1. The 201/202/205 won’t have a reason to continue, and I think the 204 will improve in frequency and ridership with Link. Good schedule coordination should ensure easy transfers, and M.I. will have exceptional service considering its demographics and density: 7-10 minute service 20 hours a day from Seattle and Bellevue, probably 15 minute all-day service from Issaquah, and tons of peak service (whether truncated at MIP&R or not) from Sammamish, North Bend, etc. The only missing corridor is the south I-405 corridor, where there is currently no connection outside of peak-only routes (111, 114), and those routes don’t stop at M.I. anyway. I know my mother would love to take the bus to work if it didn’t require a 3-seat ride via the 560/550/204.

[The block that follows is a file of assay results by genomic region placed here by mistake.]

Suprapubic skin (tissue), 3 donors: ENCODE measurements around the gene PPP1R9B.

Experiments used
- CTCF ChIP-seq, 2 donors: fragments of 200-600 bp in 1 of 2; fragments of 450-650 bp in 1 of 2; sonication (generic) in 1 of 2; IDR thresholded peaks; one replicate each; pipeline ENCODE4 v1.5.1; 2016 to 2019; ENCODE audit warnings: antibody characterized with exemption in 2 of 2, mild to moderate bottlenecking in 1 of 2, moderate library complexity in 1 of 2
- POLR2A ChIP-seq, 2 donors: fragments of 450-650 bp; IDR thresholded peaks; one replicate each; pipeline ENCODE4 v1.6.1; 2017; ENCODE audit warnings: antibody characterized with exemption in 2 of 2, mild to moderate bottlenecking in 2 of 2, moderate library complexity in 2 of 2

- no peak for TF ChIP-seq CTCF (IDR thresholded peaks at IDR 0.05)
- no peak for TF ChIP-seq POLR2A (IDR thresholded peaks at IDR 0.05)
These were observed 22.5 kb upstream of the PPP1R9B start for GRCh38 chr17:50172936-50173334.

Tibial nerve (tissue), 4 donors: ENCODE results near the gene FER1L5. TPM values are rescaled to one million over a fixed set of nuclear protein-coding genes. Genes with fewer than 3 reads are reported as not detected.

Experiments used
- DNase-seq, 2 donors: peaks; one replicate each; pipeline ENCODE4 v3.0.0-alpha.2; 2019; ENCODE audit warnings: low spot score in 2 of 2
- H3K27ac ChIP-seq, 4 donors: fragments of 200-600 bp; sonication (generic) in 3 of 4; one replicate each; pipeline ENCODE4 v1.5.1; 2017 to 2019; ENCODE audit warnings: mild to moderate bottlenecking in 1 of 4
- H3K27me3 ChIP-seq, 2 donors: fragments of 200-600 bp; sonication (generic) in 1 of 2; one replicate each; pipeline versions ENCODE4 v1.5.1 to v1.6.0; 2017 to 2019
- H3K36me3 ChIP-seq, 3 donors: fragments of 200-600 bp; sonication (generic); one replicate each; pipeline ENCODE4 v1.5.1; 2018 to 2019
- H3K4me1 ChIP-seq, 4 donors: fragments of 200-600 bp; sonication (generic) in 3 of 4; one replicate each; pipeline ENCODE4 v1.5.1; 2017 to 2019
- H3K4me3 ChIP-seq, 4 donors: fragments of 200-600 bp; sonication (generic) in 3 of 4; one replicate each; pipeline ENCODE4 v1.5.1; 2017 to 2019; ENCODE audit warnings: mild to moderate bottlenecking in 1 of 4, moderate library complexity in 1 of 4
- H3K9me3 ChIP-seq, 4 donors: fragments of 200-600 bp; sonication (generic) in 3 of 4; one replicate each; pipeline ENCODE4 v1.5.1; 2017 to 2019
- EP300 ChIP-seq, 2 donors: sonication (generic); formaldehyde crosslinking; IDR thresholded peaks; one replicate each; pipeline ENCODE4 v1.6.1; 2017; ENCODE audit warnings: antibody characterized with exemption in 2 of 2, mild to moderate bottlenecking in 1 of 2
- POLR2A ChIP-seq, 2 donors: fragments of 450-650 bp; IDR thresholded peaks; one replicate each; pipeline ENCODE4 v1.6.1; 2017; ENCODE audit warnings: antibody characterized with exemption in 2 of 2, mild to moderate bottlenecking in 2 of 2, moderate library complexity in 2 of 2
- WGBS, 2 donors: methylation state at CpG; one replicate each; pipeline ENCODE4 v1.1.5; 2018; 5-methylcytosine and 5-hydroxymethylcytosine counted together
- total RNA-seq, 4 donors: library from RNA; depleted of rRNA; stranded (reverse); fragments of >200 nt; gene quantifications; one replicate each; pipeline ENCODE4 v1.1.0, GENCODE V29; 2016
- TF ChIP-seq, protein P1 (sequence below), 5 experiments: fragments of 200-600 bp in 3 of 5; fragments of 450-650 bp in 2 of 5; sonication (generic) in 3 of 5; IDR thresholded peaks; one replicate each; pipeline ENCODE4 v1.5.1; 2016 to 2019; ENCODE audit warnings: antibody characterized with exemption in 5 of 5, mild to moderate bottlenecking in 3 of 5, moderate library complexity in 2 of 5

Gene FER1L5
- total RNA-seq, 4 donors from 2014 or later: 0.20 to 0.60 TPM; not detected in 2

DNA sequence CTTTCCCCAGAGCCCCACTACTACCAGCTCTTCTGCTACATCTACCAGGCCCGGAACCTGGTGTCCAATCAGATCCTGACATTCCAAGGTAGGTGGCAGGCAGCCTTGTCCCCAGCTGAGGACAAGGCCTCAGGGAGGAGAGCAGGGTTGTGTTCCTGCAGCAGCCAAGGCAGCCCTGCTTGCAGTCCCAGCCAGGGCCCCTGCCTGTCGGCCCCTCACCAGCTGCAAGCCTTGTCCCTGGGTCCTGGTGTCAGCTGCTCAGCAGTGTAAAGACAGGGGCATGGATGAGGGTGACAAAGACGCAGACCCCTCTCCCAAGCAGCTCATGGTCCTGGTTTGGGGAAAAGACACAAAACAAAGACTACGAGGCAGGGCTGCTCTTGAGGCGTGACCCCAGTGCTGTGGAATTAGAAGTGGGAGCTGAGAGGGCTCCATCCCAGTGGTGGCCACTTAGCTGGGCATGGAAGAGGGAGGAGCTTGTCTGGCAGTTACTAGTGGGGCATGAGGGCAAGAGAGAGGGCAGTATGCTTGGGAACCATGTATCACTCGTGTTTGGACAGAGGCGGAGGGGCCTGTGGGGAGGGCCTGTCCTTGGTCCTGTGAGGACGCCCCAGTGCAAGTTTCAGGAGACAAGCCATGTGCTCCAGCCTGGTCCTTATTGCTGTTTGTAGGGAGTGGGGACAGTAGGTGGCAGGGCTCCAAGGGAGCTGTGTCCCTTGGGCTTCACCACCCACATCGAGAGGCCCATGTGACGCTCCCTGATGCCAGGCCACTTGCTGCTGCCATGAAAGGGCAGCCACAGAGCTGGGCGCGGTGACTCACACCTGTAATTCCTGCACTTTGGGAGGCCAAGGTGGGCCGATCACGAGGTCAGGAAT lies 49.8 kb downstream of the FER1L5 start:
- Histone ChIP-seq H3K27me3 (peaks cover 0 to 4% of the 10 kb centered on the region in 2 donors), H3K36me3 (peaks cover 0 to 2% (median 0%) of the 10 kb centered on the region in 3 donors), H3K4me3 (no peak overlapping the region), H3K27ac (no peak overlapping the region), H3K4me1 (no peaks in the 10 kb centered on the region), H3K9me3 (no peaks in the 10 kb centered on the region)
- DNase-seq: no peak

2. Downtown Mercer Island already has a very good connection to the P&R. It’s called walking.

  3. Your final point is particularly clever – workers commuting onto the island will be able to do so and will search elsewhere, driving down supply and demand up, increasing wages for the service workers who are retained or replace those who no longer make the trip.

    That’s a win-win for everyone except those who have to pay the higher wages. I have no sympathy, since that should be considered a cost associated with the choice of living on an island. Complaining otherwise is massively unfair.

    1. The biggest winners will be workers who bus into the island. They get the higher wages to compensate for the tolls, yet never actually have to pay those tolls.